He typified that rare breed of liberal who holds a deep and powerful belief in a personal and transcendent God, and who incorporates this belief in a wide ranging social philosophy centering on the proposition that when left alone society will most clearly display the wisdom and intent of the Creator.

A particular concept of Bastiat’s that has profoundly influenced my thinking is the idea that God arranged the social world. “I believe that He Who arranged the material world,” wrote Bastiat, “was not to remain foreign to the arrangements of the social world.” I wholeheartedly agree. That is why I never tire of arguing about how God created such economic phenomena as the price system and comparative advantage in order to coordinate human flourishing.

There are dozens of ideas in his writings like this one that are worthy of close attention, but here are four particularly important concepts of Bastiat’s that you should know:


Erhard, Ludwig Ludwig Erhard, 1962. UPI—Bettmann/Corbis

While some may find Socialism inviting on the surface, history tells us that it leads to “chaos.” Research Director for Acton Institute, Samuel Gregg, wrote a recent piece for The Stream in which he reveals the reality behind an ideology now gaining popularity. Gregg explains how we can learn both from West Germany’s mistakes and fruitful embrace of free markets.

Amid the havoc wreaked by National Socialism during WWII, there survived a small group of German economists who propelled a vision contrary to Hitler’s socialism. This group included Wilhelm Röpke, Walter Eucken and Franz Böhm. Thanks to the influence of their writings, Ludwig Erhard (“appointed director of economics in 1948 for the zones administered by America and Britain”) championed a “stable currency and free prices.” Nazi holds on economy in West Germany collapsed, and as a result, Germany continues to reap the benefits today. (more…)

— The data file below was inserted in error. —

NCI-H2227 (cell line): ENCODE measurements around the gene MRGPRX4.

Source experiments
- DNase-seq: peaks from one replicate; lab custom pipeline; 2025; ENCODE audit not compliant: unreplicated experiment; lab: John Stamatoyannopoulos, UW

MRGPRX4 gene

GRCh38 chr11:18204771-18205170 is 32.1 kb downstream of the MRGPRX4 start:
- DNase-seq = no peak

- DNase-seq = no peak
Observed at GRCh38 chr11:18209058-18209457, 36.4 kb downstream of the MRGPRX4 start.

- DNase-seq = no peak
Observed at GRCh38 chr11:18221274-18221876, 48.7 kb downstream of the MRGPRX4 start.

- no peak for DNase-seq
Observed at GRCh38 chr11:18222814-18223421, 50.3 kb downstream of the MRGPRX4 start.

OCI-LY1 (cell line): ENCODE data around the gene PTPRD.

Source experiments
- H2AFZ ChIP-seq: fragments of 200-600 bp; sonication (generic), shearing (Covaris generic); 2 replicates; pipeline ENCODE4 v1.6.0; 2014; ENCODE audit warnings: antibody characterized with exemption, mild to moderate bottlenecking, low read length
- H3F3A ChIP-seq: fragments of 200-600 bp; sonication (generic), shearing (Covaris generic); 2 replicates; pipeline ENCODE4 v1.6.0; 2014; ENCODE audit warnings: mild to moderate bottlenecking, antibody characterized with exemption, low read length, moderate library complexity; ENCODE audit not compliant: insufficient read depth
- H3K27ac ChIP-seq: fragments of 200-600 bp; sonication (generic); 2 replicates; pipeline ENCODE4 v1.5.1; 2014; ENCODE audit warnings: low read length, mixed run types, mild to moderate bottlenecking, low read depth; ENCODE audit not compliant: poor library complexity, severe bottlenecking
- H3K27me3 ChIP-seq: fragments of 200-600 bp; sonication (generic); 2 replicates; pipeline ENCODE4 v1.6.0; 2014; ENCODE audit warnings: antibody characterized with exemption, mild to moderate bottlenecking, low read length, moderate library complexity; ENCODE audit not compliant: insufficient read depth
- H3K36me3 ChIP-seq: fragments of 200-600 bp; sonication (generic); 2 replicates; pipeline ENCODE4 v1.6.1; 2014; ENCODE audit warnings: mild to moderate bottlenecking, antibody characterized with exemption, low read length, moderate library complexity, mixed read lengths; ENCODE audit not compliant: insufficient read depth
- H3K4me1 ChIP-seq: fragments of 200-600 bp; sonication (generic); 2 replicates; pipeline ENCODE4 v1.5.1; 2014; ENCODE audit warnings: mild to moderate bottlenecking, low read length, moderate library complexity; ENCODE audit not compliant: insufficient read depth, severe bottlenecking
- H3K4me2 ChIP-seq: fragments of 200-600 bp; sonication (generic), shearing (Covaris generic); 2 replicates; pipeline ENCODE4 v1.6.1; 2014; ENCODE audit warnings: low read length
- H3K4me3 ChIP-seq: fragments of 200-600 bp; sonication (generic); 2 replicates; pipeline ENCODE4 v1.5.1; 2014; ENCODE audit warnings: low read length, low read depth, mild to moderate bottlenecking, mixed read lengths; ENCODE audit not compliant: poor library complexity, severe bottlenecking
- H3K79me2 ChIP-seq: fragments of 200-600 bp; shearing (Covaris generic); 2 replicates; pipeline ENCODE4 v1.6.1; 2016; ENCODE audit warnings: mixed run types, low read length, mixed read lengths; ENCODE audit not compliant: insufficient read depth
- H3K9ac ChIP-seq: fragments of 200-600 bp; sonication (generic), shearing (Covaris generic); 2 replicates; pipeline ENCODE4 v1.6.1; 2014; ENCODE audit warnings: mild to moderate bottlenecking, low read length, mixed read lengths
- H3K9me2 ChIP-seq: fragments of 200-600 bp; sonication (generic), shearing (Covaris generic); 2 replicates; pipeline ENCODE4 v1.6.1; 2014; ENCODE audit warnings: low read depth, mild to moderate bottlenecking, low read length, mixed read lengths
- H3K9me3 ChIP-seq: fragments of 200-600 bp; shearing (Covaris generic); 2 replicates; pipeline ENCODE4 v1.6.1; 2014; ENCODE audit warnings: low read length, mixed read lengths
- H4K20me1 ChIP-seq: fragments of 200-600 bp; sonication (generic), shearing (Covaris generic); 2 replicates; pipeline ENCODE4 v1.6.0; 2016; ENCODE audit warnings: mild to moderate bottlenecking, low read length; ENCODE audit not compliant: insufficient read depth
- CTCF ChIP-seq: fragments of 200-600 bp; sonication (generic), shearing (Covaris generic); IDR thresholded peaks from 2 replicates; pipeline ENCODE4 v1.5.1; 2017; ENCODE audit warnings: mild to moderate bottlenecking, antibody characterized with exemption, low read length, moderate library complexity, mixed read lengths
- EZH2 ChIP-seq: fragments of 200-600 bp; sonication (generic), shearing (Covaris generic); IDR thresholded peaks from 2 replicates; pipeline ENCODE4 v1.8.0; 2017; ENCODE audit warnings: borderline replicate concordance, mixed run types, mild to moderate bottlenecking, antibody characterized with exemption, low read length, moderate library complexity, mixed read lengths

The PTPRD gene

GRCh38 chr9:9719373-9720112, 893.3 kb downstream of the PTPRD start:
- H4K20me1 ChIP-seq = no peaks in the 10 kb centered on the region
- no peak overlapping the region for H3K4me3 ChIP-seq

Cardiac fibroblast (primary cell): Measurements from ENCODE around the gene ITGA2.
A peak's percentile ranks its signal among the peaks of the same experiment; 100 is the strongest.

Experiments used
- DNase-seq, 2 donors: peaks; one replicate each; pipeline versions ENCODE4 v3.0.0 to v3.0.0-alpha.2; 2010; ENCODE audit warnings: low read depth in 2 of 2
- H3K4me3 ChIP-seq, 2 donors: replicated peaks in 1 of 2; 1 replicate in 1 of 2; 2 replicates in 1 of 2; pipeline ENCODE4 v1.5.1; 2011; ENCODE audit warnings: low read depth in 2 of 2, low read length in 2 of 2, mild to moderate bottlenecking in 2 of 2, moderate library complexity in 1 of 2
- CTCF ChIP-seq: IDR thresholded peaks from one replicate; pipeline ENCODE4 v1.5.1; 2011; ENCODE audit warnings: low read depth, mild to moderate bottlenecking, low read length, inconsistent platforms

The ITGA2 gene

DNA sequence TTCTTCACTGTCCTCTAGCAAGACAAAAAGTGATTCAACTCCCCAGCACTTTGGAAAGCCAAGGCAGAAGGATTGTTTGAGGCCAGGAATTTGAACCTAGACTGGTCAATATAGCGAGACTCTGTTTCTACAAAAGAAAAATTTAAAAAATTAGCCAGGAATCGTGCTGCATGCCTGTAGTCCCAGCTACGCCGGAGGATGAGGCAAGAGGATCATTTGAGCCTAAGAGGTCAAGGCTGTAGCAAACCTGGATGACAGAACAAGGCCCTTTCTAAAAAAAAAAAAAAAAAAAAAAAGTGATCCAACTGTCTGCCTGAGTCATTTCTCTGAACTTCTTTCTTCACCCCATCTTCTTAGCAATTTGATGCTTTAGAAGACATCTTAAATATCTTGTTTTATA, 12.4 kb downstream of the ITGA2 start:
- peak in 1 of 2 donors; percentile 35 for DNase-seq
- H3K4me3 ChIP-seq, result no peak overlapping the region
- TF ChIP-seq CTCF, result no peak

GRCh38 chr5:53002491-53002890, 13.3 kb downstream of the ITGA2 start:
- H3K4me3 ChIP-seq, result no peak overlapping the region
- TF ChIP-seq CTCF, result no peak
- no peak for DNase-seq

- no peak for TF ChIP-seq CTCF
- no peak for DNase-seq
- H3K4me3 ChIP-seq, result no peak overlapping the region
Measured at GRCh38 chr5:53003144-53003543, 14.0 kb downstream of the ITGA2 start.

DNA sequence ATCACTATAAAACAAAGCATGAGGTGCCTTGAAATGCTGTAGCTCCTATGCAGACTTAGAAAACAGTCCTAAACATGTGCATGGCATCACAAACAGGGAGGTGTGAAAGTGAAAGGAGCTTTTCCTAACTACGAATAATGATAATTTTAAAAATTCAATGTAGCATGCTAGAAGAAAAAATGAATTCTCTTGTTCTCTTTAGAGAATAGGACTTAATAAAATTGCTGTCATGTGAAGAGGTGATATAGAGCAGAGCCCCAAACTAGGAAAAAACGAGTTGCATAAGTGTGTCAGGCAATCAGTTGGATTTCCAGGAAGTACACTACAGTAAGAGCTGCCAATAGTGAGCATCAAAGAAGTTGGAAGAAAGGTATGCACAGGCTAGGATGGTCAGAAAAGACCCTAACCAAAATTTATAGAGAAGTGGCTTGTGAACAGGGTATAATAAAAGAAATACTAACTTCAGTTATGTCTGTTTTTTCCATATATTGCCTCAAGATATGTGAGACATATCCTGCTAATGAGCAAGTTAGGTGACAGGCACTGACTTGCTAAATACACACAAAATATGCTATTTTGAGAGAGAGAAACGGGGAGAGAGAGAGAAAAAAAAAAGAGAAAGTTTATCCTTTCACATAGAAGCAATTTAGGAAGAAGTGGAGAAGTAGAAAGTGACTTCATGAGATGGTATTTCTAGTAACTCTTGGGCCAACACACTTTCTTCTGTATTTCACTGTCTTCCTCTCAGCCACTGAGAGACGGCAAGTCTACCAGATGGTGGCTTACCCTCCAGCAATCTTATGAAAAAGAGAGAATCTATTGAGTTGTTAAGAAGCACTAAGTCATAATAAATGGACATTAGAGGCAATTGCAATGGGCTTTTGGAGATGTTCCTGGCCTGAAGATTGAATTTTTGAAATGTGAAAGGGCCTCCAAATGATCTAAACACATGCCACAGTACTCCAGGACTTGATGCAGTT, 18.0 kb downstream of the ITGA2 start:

In the hubbub surrounding Brexit, many conservatives have cheered the United Kingdom’s vote to leave the European Union, hailing it as a win for freedom, democracy, and local sovereignty.

Yet for those who disagree, support for Brexit is painted as necessarily driven by fear, xenophobia, and protectionism. Although fear of immigrants and narrow nationalism have surely played their part, such sentiments and attitudes aren’t the only drivers at play, and they mustn’t be heeded if Brexit is actually going to succeed.

Indeed, for conservatives in the vein of Edmund Burke, the reasons for supporting Brexit are necessarily different. Political withdrawal from the EU needn’t, nay, mustn’t mean isolation from outside markets or a freeze on the movement of labor.

As Hannan outlines in a marvelous speech given prior to the vote, this isn’t about protectionism, but about preserving a tradition of freedom and democracy. It isn’t about a fear of outsiders, but about a basic belief in the principle of subsidiarity.


Photography by Larry D. Moore

Today marks the 20th birthday of the Nintendo 64 (N64) gaming console. Don Reisinger offered a great tribute at Fortune:

On this day in Japan 20 years ago, Nintendo introduced the gaming system, among the first consoles to create realistic-looking 3D worlds filled with monsters, soldiers, and blood. It’s standard game design today, but at that point, it was new and exciting.

Before the Nintendo 64’s launch, gamers were largely forced into games with pixelated graphics and basic gameplay that required scrolling around a screen and solving basic puzzles. The Nintendo 64, which notched more than 30 million units sold over its lifetime, was a sign of bigger and better things to come.

Yet he notes that it wasn’t the most successful console at the time:

If sales are the sole guide of success, the Nintendo 64 was a middling performer. The nearly 33 million units it sold is notably lower than the 62 million Nintendo Entertainment Systems sold and the 49 million Super Nintendo Entertainment Systems the company sold.

While the Nintendo 64’s sales were more than the Sega Saturn, which could only muster 9 million unit sales over its lifetime, Sony sold 102.5 million PlayStation units while competing with the Nintendo 64.

There are a lot of things that Nintendo tried with the N64 that didn’t really work in their favor. But Nintendo’s willingness to take such risks, and their general product differentiation (for example, their massively successful Pokémon series debuted just one year earlier for Nintendo’s Game Boy handheld console, spawning a cartoon and a card game) make it an outstanding example in the long run … not only economically, but (metaphorically) spiritually as well. (more…)